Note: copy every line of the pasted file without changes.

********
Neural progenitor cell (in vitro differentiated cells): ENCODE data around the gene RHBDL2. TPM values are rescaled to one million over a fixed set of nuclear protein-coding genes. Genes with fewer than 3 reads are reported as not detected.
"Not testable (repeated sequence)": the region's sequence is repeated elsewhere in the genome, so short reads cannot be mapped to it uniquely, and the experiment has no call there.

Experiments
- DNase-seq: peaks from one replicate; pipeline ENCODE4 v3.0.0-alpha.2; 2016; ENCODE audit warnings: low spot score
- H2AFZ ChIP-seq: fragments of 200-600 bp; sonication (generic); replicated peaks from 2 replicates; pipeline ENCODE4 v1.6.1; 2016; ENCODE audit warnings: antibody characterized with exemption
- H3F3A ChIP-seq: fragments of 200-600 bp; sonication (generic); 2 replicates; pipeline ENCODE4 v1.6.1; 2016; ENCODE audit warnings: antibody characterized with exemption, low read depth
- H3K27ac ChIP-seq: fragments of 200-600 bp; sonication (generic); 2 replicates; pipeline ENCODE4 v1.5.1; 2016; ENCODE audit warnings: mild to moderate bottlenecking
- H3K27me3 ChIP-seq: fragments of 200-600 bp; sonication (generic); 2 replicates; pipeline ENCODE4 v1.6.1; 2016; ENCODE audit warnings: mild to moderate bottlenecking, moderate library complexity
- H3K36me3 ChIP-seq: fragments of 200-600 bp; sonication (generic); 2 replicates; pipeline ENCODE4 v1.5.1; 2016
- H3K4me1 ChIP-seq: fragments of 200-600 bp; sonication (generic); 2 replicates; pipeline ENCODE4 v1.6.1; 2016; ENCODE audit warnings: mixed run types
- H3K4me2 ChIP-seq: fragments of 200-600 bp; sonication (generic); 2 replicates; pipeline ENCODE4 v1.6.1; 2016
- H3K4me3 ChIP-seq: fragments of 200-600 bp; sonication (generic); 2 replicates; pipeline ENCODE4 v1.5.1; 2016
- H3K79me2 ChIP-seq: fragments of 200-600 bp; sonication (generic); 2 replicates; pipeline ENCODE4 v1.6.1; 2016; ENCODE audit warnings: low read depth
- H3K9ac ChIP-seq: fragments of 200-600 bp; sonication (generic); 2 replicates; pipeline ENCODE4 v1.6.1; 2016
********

Neural progenitor cell (in vitro differentiated cells): ENCODE data around the gene RHBDL2. TPM values are rescaled to one million over a fixed set of nuclear protein-coding genes. Genes with fewer than 3 reads are reported as not detected.
"Not testable (repeated sequence)": the region's sequence is repeated elsewhere in the genome, so short reads cannot be mapped to it uniquely, and the experiment has no call there.

Experiments
- DNase-seq: peaks from one replicate; pipeline ENCODE4 v3.0.0-alpha.2; 2016; ENCODE audit warnings: low spot score
- H2AFZ ChIP-seq: fragments of 200-600 bp; sonication (generic); replicated peaks from 2 replicates; pipeline ENCODE4 v1.6.1; 2016; ENCODE audit warnings: antibody characterized with exemption
- H3F3A ChIP-seq: fragments of 200-600 bp; sonication (generic); 2 replicates; pipeline ENCODE4 v1.6.1; 2016; ENCODE audit warnings: antibody characterized with exemption, low read depth
- H3K27ac ChIP-seq: fragments of 200-600 bp; sonication (generic); 2 replicates; pipeline ENCODE4 v1.5.1; 2016; ENCODE audit warnings: mild to moderate bottlenecking
- H3K27me3 ChIP-seq: fragments of 200-600 bp; sonication (generic); 2 replicates; pipeline ENCODE4 v1.6.1; 2016; ENCODE audit warnings: mild to moderate bottlenecking, moderate library complexity
- H3K36me3 ChIP-seq: fragments of 200-600 bp; sonication (generic); 2 replicates; pipeline ENCODE4 v1.5.1; 2016
- H3K4me1 ChIP-seq: fragments of 200-600 bp; sonication (generic); 2 replicates; pipeline ENCODE4 v1.6.1; 2016; ENCODE audit warnings: mixed run types
- H3K4me2 ChIP-seq: fragments of 200-600 bp; sonication (generic); 2 replicates; pipeline ENCODE4 v1.6.1; 2016
- H3K4me3 ChIP-seq: fragments of 200-600 bp; sonication (generic); 2 replicates; pipeline ENCODE4 v1.5.1; 2016
- H3K79me2 ChIP-seq: fragments of 200-600 bp; sonication (generic); 2 replicates; pipeline ENCODE4 v1.6.1; 2016; ENCODE audit warnings: low read depth
- H3K9ac ChIP-seq: fragments of 200-600 bp; sonication (generic); 2 replicates; pipeline ENCODE4 v1.6.1; 2016